22 September 2020
Ukrainian internally displaced persons struggle to overcome the sudden systemic shocks of COVID-19 pandemic. Spending their modest savings and limiting expenses for food are among the coping strategies, revealed a survey presented by the International Organization for Migration (IOM) and the Ministry for Reintegration of Temporarily Occupied Territories of Ukraine.
As many as 70 per cent of female-headed displaced households with children stated in the IOM survey that they have enough money only for food or that the lower income compelled them to save on meals. This is also the harsh reality for 60 per cent of surveyed displaced households consisting only of persons aged 60 and over, as well as for 60 per cent of respondents from families with people with disabilities.
The average monthly income per internally displaced person (IDP) was UAH 3,350 (USD 125) as of June, 26 per cent lower than the minimum subsistence level calculated by the Ministry of Social Policy of Ukraine. As a result, the number of respondents who stated that they had to spend their limited savings increased by one third, from 29 per cent in September 2019 to 40 per cent in June 2020.
Almost a quarter (24%) of respondents confirmed they were placed on unpaid or partially paid leave throughout the quarantine period. This trend particularly affected women.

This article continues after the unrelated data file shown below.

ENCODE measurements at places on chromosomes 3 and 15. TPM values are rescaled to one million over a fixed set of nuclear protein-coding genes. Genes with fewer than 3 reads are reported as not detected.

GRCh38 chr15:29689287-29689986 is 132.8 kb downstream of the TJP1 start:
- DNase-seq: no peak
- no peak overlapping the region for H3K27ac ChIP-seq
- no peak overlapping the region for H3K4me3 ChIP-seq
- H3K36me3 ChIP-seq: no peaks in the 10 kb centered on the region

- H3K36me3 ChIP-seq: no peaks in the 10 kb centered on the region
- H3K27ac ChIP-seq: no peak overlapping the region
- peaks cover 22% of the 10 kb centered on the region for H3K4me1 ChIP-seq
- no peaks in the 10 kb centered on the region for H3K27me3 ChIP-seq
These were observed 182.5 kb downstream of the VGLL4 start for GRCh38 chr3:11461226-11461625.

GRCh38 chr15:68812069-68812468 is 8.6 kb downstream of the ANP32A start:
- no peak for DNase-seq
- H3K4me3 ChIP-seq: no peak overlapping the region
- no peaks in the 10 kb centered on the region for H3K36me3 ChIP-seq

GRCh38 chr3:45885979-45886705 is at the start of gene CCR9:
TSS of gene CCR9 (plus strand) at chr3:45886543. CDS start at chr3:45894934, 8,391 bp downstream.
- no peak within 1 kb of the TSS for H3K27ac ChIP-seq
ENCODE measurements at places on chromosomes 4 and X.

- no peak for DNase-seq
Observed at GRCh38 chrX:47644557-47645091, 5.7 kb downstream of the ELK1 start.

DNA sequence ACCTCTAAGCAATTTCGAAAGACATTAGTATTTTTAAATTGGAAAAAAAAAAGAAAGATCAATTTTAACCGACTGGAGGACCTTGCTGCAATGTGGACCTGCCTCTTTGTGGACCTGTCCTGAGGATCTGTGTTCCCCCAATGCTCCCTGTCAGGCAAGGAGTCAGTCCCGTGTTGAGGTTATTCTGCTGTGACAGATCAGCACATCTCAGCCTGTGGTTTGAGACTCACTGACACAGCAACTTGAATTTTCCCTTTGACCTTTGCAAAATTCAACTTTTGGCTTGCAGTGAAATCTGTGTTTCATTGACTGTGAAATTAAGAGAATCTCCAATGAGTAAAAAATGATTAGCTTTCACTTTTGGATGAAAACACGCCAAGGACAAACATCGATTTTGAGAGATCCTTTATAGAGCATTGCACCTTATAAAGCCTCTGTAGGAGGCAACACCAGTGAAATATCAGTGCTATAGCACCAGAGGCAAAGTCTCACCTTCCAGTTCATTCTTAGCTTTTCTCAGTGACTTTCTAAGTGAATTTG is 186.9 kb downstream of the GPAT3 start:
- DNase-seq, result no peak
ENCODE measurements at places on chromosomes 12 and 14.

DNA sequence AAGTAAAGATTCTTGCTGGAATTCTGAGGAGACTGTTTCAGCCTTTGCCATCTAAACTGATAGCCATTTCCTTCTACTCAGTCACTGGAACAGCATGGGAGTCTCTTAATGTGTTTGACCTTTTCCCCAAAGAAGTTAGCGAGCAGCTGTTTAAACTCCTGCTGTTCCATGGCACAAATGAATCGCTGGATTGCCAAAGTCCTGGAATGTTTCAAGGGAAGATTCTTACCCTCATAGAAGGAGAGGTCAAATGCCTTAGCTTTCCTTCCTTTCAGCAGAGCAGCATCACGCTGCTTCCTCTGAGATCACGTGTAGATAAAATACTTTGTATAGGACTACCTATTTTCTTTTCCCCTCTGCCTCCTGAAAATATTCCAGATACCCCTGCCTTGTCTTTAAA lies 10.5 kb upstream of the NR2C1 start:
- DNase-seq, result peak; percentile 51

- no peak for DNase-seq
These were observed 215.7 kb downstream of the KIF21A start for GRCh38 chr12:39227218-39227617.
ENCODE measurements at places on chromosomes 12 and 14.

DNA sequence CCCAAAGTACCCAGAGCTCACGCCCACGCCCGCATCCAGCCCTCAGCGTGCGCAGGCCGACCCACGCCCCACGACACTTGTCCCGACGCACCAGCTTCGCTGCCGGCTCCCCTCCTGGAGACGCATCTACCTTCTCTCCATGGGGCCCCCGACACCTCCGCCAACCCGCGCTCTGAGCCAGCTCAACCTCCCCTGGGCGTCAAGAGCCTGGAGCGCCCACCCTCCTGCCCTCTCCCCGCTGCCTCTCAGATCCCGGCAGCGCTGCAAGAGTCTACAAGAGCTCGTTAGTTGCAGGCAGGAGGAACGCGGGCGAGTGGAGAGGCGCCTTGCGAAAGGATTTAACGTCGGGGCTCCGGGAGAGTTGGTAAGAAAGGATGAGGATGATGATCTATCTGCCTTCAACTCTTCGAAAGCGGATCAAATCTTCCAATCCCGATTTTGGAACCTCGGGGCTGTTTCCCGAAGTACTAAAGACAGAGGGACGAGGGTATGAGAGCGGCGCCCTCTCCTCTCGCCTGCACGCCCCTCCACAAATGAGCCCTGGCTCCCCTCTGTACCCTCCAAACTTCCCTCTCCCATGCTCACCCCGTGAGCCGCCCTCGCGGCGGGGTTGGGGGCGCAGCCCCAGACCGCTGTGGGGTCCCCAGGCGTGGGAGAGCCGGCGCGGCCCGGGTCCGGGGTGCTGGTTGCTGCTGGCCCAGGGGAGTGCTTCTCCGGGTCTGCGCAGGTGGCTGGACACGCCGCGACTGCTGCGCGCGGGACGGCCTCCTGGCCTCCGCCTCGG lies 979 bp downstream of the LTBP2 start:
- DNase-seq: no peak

While a half of the respondents confirmed relying on government support to IDPs, and 38 per cent indicated pensions as their key source of income, over one third (35%) of IDPs said they had problems with receiving social payments in April–June 2020. The most frequently reported challenge, especially among the respondents aged 60 and over, was the fear to leave home because of the risk to get infected.
After the six years of protracted displacement, 60 per cent of IDPs live in rented spaces, and almost a third (27%) of them confirmed being at risk of eviction as they lacked funds to pay for accommodation.
“Despite all the challenges, the share of IDPs planning to return to their place of origin once the conflict is over decreased from 28 per cent in December 2018 to 19 per cent in June 2020,” said Marco Chimenton, Emergency and Stabilization Programme Coordinator at IOM Ukraine. “Ukrainian displaced and local communities, affected by the double burden of protracted conflict and COVID-19 pandemic, need additional support to recover from shocks and build a safe and prosperous future,” he added.
IOM has been conducting regular surveys on the situation of IDPs in Ukraine since 2016. Over 6,000 respondents were interviewed in the two latest rounds, conducted in February–March and in April–June 2020. The surveys, funded by the U.S. Department of State Bureau of Population, Refugees, and Migration (PRM), provide regular overviews of the socioeconomic conditions of displaced communities in Ukraine, as well as an evidence base for the development of humanitarian, socioeconomic recovery and development programmes.
Please review the full-text reports of the latest, 16th and 17th rounds of National Monitoring System on the situation of internally displaced persons.